Tuesday, July 16, 2019
Michael Hersch, Carrion-Miles to Purgatory, Patricia Kopatchinskaja, Miranda Cuckson, Jay Campbell
It is a gathering of some three chamber works-- "...Des Ruckgrat berstend" with Patricia Kopatchinakaja on violin/voice and Jay Campbell on cello, "Music for Violin and Piano" with Miranda Cuckson on violin and Michael Hersch himself on piano, and the 15 movements of the title work "Carrion-Miles to Purgatory" with Cuckson and Campbell.
This is in Michael Hersch's wheelhouse--Expressionist, beyond tonal, post-Serialist, ever inventive and flowing with poignancy.
So "...Das Ruckgrat Berstend" was commissioned by Kopatchinakaja, who wanted something she could simultaneously sing-recite and play on violin. Hersch chose the poetry of Christopher Middleton (1926-2015), a favorite of the composers and previously quoted s reference in earlier scores without setting text to music. The words were translated from English to German at Kopinakaja's request and the vocal part has detailed directions for manner of performance in the score (e.g., a gritty whisper etc.).
From there we move to "Music for Violin and Piano," another shorter piece clocking in like the above at about 11 minutes. It is an excerpt from the live recording of the music the two made in concert in later 2018. It marks a new phase in Cukson's collaboration with the composer, where there is interactive performances. Before that Cuckson has played Hersch's compositions in important instances, e.g. his Violin Concerto, solo works and other things from 2007 to today. The concert in whole consisted of a selection from Hersch's numerous short works under the rubric "Music for Violin and Piano," plus some solo violin music etc.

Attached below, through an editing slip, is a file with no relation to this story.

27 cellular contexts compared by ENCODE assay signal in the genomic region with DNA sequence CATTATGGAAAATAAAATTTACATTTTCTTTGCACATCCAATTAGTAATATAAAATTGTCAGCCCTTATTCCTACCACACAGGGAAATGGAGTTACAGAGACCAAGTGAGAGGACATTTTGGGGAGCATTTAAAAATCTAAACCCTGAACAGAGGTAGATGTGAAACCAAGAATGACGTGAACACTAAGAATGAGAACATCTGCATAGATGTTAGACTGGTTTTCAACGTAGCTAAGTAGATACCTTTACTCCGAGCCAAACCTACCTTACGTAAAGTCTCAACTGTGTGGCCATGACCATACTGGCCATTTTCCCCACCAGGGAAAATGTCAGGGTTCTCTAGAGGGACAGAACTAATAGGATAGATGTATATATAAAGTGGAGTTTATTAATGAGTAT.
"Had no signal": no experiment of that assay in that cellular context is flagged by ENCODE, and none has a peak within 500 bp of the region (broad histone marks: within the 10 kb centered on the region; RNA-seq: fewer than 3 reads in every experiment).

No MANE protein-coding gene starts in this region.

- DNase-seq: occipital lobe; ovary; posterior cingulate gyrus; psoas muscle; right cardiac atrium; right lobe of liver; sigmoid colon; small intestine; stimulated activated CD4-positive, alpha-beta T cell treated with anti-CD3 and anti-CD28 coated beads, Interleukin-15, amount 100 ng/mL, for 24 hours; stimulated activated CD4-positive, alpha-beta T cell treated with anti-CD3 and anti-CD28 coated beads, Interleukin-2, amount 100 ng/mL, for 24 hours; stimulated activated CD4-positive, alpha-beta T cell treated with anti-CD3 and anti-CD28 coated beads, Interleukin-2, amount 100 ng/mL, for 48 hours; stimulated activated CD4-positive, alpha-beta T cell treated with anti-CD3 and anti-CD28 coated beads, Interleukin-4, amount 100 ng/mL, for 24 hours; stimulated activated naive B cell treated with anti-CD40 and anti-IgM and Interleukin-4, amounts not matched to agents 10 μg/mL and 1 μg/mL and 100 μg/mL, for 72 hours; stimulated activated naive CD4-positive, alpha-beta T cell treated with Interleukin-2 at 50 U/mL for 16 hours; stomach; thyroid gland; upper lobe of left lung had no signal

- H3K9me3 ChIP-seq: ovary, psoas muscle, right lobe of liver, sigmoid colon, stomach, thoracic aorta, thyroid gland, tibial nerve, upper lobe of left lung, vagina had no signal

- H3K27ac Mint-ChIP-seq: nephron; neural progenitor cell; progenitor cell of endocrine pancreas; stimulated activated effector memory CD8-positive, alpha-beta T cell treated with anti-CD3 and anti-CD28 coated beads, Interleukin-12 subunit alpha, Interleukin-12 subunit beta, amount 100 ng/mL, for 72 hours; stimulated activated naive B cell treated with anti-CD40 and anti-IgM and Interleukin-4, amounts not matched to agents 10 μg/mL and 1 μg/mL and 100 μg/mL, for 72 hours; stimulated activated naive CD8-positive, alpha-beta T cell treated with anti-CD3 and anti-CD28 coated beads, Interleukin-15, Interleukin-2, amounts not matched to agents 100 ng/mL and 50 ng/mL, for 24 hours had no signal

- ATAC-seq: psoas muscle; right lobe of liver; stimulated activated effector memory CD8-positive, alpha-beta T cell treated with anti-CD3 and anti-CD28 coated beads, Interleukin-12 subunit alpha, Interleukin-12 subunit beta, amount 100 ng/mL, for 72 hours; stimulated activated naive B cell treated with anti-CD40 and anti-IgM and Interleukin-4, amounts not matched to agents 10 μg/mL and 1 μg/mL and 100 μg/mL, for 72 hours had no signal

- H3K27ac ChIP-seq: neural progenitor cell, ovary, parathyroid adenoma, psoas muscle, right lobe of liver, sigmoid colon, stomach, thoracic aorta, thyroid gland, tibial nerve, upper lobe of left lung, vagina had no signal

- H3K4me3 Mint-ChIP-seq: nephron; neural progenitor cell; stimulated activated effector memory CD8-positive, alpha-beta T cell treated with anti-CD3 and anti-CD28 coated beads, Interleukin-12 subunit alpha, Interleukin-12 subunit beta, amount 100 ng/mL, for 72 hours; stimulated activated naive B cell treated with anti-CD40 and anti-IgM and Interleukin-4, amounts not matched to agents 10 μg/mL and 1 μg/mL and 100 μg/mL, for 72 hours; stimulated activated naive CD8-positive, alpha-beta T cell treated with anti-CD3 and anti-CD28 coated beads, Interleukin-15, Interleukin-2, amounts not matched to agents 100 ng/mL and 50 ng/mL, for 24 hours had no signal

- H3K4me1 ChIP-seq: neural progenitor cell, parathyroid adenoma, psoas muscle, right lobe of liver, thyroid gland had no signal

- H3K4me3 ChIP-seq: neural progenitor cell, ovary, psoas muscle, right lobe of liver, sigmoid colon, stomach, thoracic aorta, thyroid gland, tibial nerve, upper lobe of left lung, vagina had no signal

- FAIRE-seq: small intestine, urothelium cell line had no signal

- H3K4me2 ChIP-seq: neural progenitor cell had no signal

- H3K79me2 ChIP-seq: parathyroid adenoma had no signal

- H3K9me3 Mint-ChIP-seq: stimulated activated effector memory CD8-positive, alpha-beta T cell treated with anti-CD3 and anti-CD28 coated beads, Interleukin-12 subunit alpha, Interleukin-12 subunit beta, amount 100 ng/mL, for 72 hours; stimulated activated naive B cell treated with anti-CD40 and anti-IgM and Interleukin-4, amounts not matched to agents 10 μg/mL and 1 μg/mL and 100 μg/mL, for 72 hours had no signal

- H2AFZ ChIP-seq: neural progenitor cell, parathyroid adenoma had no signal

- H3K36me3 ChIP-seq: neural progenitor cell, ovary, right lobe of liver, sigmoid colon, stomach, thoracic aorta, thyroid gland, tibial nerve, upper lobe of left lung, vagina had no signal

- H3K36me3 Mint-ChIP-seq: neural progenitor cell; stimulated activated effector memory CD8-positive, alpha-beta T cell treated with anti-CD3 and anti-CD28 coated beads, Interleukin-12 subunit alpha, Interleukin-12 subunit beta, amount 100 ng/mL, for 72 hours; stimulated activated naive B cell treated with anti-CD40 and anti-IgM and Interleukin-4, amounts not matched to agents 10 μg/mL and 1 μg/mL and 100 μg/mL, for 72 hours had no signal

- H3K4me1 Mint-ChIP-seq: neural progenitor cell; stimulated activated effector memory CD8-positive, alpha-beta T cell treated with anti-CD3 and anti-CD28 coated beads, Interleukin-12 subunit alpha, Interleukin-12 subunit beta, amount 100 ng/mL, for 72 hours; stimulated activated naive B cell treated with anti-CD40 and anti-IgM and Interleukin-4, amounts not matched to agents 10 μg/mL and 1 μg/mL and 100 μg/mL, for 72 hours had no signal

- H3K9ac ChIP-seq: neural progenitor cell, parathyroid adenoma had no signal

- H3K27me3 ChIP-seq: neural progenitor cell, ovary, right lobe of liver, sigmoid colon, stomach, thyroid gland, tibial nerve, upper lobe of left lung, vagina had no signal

The fifty minute Carrion-Miles to Purgatory brings the program to its primary focus. The violin-cello duo is of course a somewhat exotic one as far as instrumentation in the repertoire goes. And too Hersch goes about the music in ways that set him apart further. The 15 movements each have loose parallels in poetic texts by Robert Lowell, namely from his Lord Weary's Castle. Here music is not meant as a direct articulation of the poetry meanings, but instead a sort of subliminal reaction to them. The poems kept the composer "company" as he wrote the music, which in the end is a reaction to the loss of a close friend.
I do not have words to put in place of the experience of this music. It is rather ineffable, emotive, and very in line with how Hersch's music has been unfolding. I recommend to you this music as an example of Modernity today. A very rewarding program.